The Farm-to-Consumer Legal Defense Fund is taking on the Big Enchilada in the raw milk war: the U.S. Food and Drug Administration’s prohibition on interstate shipment of raw milk.
The FTCLDF filed suit over the weekend in U.S. District court against FDA commissioner Margaret Hamburg, and the secretary of the FDA’s parent agency, Health and Human Services, Kathleen Sebelius, challenging the constitutionality of the agency’s prohibition, enacted in 1987. It filed the suit on behalf of consumers and a farmer from six different states; the consumers all travel from states where raw milk sales are illegal to buy it in states where it’s allowed for sale and the farmer sells to out-of-state consumers.
The suit is notable for seeking to shift the focus of the interstate raw milk prohibition to consumers from farmers, where the FDA has focused its efforts, most notably in prosecuting the largest raw dairy in the country, Organic Pastures Dairy Co. in California, for selling milk outside its home state. The agency was behind a criminal case against the dairy, which ended with a guilty plea last year and an agreement by the dairy to confine its sales to California, and a civil case, which is still pending. The agency has also been active behind the scenes in urging crackdowns on raw milk in Michigan, Ohio, Wisconsin, Pennsylvania, and New York, among other states.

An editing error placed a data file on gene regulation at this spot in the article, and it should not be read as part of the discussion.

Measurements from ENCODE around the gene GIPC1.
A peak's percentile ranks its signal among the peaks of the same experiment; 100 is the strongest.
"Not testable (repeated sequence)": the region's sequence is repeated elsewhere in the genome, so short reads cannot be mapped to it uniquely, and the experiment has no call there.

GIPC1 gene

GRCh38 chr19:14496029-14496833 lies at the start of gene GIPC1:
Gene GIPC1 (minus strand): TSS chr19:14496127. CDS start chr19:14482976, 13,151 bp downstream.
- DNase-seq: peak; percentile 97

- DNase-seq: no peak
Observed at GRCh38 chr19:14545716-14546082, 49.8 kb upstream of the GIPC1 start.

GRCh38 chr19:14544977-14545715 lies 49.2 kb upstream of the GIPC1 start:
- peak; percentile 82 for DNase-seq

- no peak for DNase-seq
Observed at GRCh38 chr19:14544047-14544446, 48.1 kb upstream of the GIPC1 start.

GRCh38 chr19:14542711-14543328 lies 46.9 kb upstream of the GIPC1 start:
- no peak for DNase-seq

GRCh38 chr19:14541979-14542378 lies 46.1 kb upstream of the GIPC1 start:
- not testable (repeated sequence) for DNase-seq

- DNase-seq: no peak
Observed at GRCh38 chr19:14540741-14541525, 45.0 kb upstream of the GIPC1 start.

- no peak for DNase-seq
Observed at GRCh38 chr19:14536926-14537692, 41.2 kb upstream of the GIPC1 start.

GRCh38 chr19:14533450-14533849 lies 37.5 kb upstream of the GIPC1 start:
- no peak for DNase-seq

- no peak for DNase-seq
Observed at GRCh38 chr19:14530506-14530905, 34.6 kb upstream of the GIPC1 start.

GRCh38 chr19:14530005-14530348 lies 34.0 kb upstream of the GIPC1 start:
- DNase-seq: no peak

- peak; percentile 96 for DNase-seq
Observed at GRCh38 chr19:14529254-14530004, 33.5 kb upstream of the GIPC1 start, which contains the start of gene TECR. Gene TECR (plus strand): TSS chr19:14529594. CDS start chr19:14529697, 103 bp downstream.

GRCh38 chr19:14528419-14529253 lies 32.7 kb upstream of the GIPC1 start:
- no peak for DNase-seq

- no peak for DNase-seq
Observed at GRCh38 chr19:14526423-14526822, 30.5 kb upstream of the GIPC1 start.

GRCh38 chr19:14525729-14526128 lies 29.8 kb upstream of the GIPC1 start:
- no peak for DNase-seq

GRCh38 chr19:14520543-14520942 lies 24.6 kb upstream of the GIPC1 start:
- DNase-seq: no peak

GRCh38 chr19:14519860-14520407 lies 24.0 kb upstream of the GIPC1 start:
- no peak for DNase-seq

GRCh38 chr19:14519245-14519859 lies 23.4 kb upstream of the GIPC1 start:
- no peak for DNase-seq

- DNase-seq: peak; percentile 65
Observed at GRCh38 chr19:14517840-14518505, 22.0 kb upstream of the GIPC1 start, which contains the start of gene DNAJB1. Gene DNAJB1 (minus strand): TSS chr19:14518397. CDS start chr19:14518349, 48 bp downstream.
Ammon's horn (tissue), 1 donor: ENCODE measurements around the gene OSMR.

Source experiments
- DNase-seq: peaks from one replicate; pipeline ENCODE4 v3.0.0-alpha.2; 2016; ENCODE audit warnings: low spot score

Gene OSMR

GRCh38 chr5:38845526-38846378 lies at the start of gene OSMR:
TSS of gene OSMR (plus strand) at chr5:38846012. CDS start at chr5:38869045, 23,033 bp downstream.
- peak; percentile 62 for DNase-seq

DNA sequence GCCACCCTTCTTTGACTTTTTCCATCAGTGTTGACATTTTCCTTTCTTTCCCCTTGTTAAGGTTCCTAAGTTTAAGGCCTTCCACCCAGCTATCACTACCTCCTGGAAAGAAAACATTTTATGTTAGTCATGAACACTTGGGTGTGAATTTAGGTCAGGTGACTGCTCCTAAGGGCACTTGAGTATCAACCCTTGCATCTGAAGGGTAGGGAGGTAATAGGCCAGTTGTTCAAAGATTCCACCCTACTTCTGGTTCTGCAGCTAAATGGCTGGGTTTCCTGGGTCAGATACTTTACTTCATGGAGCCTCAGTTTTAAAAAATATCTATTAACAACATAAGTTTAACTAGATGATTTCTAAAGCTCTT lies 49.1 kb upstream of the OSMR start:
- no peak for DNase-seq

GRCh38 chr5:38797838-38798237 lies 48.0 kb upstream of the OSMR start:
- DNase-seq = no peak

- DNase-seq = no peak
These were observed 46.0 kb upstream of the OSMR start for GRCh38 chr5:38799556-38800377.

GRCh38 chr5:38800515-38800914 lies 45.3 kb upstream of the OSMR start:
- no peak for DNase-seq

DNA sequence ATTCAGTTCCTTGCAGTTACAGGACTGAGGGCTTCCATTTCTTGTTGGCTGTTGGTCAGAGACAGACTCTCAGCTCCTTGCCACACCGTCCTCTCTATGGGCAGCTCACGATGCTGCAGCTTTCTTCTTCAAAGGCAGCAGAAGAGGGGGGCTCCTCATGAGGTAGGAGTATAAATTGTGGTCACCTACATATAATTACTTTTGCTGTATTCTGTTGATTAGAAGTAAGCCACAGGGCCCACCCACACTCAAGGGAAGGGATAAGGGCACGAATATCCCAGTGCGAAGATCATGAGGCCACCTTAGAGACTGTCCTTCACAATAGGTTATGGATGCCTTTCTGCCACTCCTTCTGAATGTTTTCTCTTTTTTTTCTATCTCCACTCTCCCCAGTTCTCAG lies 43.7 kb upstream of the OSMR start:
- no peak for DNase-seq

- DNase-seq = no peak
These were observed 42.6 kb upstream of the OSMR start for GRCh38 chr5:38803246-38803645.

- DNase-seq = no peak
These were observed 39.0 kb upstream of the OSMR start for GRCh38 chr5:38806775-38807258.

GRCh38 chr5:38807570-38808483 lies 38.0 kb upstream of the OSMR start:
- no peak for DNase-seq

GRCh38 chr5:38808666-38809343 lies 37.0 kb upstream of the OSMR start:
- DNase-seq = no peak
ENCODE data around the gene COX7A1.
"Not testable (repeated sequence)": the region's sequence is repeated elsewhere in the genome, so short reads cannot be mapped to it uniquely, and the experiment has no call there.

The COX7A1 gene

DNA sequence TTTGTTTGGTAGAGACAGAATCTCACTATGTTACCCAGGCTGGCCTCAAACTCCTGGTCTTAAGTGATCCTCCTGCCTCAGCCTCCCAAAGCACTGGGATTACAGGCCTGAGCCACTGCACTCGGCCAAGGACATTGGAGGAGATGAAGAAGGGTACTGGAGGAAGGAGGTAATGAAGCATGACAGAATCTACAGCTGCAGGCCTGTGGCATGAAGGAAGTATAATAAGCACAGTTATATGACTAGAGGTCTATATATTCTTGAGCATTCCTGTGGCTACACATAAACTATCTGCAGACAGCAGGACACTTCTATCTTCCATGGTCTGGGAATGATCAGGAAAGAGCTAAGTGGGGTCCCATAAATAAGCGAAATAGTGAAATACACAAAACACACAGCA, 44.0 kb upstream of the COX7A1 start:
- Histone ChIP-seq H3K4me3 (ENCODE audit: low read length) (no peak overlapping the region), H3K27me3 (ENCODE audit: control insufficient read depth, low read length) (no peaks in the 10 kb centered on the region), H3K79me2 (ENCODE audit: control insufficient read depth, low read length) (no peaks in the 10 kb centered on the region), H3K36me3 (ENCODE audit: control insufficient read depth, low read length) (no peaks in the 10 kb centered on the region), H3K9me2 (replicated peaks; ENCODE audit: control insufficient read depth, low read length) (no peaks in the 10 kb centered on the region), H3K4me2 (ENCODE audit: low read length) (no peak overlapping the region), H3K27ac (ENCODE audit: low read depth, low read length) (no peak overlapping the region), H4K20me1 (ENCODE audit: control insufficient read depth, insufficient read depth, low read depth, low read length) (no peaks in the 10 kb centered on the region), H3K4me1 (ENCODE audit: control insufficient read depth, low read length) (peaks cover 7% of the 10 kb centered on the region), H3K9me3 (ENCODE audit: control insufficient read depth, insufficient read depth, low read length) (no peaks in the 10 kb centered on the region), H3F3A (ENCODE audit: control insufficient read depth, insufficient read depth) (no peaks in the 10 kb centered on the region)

The case is also notable for the FTCLDF, which was formed less than three years ago to counter an aggressive FDA-led campaign against raw milk producers that began in 2006. While the legal organization has filed suits against state agriculture officials on behalf of raw dairy farmers in New York, Wisconsin, and California, as well as a suit against the U.S. Department of Agriculture on behalf of farmers affected by the National Animal Identification System (NAIS), this is its first encounter with the FDA, and as such, definitely the biggest case in its brief history.